Prior to this case there had been an understanding that executors or personal representatives needed to request a new tenancy on behalf of the deceased who qualified within two years of the grant of probate or letters of administrations. This was believed to be a strict time limit for executors to follow under the legislation. Once requested the benefit of that notice would be assigned to a purchaser usually at the same time as completion.
In this particular case the deceased died in 2007 and the grant of probate was obtained in 2010. The leasehold property was only sold in April 2016 with the transfer registered with the Land Registry later in June 2016. The executors had served a notice on the freeholder to request a new lease prior to the transfer being registered but after the property had been sold. The notice had been served on the basis they had been a qualifying tenant for a two year period. As executors there is no automatic requirement to transfer the title of the property from the deceased to the executors prior to selling the property.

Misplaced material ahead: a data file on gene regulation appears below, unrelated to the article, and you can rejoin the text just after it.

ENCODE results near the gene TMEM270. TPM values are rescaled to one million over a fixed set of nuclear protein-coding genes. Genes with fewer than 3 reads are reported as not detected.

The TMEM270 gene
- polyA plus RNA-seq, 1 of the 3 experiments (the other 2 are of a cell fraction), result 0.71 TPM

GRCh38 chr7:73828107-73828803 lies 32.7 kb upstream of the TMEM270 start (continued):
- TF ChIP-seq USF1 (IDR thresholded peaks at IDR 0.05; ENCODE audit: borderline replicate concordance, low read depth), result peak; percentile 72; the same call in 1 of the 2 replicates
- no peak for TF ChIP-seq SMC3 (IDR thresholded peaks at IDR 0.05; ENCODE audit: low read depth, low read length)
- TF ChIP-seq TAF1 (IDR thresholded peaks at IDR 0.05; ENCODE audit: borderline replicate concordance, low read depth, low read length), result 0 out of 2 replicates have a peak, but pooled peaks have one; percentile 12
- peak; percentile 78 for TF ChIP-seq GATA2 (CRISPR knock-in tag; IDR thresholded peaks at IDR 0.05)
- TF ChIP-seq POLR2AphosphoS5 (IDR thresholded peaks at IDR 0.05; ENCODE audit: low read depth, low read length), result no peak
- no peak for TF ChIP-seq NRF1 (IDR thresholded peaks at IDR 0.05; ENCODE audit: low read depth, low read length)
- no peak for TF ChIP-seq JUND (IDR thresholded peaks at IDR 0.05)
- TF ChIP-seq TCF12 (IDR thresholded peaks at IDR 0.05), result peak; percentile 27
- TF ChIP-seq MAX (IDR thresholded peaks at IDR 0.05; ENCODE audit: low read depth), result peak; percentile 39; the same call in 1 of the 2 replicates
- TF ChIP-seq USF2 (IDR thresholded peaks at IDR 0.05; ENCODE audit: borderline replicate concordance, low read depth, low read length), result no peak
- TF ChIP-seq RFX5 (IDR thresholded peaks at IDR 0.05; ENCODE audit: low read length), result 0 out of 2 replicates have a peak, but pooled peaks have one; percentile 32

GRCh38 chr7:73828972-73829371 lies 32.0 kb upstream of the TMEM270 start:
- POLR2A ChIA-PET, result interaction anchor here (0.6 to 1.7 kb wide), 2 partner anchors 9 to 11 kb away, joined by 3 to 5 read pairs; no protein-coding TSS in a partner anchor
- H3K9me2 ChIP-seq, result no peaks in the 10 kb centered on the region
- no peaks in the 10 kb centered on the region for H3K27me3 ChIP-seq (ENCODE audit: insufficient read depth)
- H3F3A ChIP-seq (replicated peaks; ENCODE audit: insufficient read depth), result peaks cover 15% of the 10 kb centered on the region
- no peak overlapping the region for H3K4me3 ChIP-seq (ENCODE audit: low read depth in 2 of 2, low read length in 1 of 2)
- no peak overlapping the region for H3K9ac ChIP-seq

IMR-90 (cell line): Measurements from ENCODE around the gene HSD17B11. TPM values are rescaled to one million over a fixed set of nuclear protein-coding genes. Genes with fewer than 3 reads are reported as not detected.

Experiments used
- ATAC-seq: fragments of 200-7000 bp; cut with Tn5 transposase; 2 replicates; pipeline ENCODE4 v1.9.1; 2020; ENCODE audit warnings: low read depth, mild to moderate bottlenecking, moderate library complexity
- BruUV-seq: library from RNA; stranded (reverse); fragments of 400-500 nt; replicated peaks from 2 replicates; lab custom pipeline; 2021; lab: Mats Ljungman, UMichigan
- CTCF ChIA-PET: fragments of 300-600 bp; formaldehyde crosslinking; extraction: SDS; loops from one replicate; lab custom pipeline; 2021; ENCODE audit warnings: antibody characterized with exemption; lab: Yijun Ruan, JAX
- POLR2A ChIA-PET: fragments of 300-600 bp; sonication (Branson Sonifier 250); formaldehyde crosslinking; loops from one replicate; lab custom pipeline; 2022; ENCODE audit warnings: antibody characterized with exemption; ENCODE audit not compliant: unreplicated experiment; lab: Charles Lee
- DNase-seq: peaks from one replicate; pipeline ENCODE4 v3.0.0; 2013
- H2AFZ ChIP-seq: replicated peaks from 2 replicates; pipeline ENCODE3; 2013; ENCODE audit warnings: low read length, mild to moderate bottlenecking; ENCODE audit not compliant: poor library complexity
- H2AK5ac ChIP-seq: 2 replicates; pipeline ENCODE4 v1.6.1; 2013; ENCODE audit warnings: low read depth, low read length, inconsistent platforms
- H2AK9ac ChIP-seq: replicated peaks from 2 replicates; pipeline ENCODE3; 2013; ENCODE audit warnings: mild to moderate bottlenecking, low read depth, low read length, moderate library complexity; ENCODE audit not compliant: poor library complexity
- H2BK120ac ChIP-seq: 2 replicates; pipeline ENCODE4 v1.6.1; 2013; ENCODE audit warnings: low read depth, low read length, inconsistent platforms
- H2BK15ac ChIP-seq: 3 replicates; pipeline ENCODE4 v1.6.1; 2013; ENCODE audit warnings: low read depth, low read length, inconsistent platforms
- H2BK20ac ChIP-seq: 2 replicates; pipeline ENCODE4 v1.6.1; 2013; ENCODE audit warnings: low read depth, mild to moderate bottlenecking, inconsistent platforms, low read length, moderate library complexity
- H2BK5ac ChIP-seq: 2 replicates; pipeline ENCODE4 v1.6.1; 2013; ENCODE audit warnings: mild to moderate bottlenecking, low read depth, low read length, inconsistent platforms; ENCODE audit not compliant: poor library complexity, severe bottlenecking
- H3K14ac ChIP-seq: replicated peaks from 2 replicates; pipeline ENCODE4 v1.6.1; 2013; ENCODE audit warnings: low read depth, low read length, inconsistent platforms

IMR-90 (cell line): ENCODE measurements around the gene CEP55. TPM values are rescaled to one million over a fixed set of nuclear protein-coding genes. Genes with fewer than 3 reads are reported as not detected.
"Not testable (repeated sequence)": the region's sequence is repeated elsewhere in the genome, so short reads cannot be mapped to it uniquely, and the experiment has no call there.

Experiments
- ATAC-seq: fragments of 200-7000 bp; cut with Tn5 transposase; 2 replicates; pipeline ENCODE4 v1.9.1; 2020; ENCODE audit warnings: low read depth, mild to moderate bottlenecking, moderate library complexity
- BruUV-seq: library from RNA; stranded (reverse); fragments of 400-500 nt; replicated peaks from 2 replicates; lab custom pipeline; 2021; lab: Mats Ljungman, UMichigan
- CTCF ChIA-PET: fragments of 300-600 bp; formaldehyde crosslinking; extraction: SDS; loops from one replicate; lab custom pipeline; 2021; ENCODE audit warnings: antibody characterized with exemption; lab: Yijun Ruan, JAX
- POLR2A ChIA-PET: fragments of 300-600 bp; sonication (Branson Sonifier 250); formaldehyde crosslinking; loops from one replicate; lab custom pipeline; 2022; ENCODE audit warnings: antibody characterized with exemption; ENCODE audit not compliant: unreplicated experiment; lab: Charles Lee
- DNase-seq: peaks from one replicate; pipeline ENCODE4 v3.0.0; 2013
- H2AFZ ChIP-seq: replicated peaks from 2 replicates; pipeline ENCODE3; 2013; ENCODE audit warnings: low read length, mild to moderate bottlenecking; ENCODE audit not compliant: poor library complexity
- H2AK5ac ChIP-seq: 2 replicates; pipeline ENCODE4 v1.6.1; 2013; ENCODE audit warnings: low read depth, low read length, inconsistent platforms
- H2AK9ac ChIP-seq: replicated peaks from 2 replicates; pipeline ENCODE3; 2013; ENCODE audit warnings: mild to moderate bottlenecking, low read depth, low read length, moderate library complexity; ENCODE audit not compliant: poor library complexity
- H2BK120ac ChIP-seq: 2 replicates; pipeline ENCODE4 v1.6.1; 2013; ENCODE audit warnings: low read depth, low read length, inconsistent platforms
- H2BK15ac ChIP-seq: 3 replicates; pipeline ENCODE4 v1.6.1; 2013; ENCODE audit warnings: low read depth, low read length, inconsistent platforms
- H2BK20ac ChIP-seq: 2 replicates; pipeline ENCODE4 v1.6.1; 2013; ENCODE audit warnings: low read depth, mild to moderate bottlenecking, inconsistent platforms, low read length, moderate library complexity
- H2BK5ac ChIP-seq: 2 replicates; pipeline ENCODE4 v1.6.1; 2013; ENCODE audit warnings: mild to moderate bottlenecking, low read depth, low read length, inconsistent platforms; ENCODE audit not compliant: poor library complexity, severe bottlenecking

The freeholder disputed the notice served by the executors as it was more than 2 years after the Grant of Probate and had been served after the lease had been sold (albeit not yet registered with the Land Registry).
The county court found in favour of the freeholder that the notice should have been served within 2 years of the grant of probate. The court further indicated that if that had not been an issue the court would have decided the notice was valid. The executors serving the notice after sale but prior to registration did not invalidate the notice. As a result the purchaser of the lease appealed the decision and the freeholder appealed the second point made by the court.
The court confirmed on appeal that the intention of parliament for requiring notice to be served within 2 years of the grant of probate was an additional right to executors and did not limit the general right to request a lease extension once they themselves had held the lease for at least two years. This would apply to a scenario where the deceased was eligible to request a new lease but the executors themselves had not owned the property on trust for the minimum 2 year period. This then allows executors to serve the notice and sell the leasehold property earlier than the legislation would ordinarily allow.